Mary Sue: I think it’s all about balance. The wild Alaska seafood is pretty spectacular on its own. It’s wild, living in these pristine waters. That’s why it tastes so good. I think we are looking for recipes that highlight and enhance that flavor but don’t overpower it. It’s like a little tightrope dance.
Why do you use wild Alaskan seafood in your recipes, and how hard is that to find for the average cook?
Mary Sue: I think if you go to any of the larger grocery stories that have good meat and fish sections they will have seafood from Alaska. Some of the national places like Sam’s Club have a fair amount of frozen product. The technology around freezing has changed so much that if a fish is caught and frozen at sea and handled properly it can be better than a fish that’s never been frozen and arrives at your table after a rough journey.
Susan: If you think about it, the fish that people think about eating quite a bit—salmon, halibut, cod—there are huge resources in Alaska of those fish. So the likelihood that the fish they are already buying is from Alaska is pretty high. It’s one of the largest seafood sources anywhere; 90% of the wild salmon is from there, so obviously the State has felt this is a resource that’s critical to protect. We got on board because we felt like these are not people who have anything to gain – it’s about saving our planet. We can effect change. People take their direction from what chefs do. Chilean sea bass got really well known because chefs started to use it.
Do you see a move toward people eating more fish?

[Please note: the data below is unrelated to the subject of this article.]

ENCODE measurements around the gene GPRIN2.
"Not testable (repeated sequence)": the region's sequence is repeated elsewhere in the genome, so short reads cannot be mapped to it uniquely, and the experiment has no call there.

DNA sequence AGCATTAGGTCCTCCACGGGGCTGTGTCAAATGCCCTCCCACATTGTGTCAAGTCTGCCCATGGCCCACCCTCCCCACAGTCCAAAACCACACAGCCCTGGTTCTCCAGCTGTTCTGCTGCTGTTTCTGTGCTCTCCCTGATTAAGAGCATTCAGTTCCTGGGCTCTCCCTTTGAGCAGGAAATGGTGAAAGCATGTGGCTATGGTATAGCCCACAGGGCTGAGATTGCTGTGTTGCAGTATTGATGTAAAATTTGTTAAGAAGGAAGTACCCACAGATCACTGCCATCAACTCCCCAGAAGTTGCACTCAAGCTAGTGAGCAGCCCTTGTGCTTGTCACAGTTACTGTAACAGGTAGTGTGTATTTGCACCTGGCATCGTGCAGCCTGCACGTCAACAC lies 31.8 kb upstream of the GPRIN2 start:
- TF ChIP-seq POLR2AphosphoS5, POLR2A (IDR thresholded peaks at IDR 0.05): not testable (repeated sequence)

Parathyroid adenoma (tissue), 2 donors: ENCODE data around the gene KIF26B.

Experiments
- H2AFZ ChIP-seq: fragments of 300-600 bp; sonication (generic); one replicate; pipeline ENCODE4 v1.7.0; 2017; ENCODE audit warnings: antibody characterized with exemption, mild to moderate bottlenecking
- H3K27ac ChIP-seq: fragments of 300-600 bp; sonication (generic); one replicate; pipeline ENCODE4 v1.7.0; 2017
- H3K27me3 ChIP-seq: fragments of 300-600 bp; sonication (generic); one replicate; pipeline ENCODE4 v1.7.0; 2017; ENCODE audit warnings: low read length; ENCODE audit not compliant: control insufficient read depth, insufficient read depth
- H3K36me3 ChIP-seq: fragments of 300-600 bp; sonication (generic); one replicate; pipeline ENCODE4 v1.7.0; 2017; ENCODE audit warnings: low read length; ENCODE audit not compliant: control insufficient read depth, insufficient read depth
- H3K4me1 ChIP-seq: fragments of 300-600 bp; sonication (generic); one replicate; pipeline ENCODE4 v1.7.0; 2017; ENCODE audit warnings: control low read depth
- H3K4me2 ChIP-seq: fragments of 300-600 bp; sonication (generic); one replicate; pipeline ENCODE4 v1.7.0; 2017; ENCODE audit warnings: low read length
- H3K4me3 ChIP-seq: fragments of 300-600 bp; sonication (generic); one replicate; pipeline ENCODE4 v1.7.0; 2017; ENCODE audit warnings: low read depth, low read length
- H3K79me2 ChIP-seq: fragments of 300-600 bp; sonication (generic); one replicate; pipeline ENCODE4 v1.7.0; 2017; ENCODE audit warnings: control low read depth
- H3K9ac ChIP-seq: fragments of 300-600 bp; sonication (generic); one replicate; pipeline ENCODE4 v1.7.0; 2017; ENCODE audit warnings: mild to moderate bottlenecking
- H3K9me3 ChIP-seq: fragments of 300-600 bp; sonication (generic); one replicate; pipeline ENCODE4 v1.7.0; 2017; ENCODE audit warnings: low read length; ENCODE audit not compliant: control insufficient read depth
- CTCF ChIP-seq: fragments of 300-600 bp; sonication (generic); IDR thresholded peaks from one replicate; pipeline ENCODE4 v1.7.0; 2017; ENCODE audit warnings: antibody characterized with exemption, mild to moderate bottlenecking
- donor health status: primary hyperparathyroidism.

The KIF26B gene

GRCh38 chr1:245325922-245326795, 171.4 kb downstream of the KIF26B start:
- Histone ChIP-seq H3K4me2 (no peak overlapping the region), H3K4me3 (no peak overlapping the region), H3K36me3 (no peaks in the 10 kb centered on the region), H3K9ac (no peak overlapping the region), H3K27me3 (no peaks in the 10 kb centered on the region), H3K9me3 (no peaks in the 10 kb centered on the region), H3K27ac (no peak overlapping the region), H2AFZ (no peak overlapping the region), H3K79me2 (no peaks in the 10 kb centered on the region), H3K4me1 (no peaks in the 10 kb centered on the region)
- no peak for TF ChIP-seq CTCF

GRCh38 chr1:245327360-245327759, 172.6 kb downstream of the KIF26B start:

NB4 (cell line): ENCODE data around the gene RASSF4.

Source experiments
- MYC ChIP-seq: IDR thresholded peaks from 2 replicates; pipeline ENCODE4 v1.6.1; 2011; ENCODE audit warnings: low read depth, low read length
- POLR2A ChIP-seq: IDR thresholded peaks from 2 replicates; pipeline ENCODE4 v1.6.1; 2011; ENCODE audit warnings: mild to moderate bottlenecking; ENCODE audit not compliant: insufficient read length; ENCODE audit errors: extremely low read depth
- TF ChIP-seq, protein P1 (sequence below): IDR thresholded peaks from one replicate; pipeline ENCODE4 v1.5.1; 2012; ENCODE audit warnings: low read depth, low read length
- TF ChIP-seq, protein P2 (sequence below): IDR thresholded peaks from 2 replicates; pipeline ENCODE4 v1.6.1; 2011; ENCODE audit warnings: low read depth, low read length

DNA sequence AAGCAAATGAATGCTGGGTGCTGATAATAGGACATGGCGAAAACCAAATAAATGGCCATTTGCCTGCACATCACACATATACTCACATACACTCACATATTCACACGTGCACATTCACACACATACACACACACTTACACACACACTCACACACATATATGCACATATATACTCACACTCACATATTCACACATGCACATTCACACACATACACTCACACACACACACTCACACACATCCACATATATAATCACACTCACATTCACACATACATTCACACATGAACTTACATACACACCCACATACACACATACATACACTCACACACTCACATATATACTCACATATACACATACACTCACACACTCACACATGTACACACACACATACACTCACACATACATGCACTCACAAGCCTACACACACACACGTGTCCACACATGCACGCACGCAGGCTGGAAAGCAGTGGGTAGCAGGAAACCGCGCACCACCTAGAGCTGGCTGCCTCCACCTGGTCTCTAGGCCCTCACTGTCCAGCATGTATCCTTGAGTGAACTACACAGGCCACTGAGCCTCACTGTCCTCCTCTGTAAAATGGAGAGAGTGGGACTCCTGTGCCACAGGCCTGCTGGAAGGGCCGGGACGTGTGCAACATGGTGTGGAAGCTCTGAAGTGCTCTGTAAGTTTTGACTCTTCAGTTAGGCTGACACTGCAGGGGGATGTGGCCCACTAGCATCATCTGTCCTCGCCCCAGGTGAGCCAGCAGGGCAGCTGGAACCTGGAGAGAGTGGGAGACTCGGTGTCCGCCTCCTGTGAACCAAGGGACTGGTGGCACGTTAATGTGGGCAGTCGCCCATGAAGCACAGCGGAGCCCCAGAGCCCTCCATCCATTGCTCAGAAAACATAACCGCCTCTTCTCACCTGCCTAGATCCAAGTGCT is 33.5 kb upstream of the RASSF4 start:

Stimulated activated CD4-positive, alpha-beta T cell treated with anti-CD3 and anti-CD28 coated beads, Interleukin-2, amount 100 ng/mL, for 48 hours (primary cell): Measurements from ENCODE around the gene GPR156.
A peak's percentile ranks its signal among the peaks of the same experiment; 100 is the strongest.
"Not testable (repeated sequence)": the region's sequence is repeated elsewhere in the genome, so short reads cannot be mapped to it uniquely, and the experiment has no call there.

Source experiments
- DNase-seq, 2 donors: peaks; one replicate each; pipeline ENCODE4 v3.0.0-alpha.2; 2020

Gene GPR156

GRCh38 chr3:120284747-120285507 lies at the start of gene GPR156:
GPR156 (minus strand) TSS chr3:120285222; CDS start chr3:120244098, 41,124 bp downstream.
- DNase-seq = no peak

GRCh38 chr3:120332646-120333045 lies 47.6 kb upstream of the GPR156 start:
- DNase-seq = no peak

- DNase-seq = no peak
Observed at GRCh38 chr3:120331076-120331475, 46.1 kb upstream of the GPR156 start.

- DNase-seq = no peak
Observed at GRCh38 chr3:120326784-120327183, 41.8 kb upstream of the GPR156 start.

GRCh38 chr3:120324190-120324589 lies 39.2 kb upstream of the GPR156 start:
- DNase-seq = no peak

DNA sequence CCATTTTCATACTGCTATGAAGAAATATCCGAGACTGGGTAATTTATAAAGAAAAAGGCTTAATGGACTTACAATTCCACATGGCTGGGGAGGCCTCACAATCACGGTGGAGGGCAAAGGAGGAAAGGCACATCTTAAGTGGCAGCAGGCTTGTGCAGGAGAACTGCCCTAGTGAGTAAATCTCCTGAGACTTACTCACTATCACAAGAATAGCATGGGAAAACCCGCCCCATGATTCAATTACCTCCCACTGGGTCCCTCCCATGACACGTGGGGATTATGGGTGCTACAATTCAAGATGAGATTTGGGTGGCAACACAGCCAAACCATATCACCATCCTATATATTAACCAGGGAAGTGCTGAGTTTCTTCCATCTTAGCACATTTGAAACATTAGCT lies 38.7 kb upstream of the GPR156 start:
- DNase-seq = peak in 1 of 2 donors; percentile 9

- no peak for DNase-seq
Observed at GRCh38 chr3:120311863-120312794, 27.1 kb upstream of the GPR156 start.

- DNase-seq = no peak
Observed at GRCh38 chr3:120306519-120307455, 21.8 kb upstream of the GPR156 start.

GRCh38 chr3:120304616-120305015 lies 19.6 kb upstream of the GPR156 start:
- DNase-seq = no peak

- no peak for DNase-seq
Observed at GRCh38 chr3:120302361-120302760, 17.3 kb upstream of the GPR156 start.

Mary Sue: Fish has definitely become more and more popular. Seventy percent of the fish is still consumed in restaurants—I think people are still a little shy about cooking it at home, but they are aware of the health benefits. When I grew up, we had fish sticks on Fridays. We didn’t eat a lot of fresh fish. But now everybody seems to eat fresh fish once or twice a week.
Fish has become more and more popular; 70% of the fish consumed in restaurants; people still a little shy about cooking it at home, but aware of the health benefits. When I grew up we had fish sticks on Fridays; we didn’t eat a lot of fresh fish all the time. But now everybody eats fresh fish once or twice a week now.
Tell us a little bit about how you got started as a chef.
Susan: My mom was a fantastic cook. She was one of those cooks who tasted and seasoned and just had great taste buds. I worked in the kitchen with her a lot. She was always cooking so we had things in the freezer in case people came over on a Sunday.
Mary Sue: We loved to eat in my family; my mom and I cooked a lot together. I got inspired to cook back in the days when we had Home Ec in school. It was a career that took hold of me when I was very young—it chose me as much as I chose it.
What inspired you to become part of this contest?
Mary Sue: This contest is perfect because it speaks to the younger generation. They are into cooking, and are educated about the planet and sustainability, and are taking into account so many different things when deciding what to cook. I think we’ll have entries from all over the country, from Hawaiian style to Southern California style. I’m really curious to see what people can come up with and what their creative juices will produce.
For more details, or to enter, visit www.alaskafishtaco.com. The recipe contest ends January 31, 2011. Following that, there will be a People’s Choice contest, beginning February 15, with the winning recipe creator receiving an Apple iPad.
Who: Any non-professional cook may enter!
What: “1st Ever Wild Alaska Fish Taco Recipe Contest”
When: Entry period through January 31, 2011
Where: National contest, any U.S. resident may apply
Why: Sponsored by Alaska Seafood Marketing Institute
How: Enter online at http://www.alaskafishtaco.com
Food photography: Border Grill
For some recipes from top chefs to inspire your own fish taco creation, see the links below.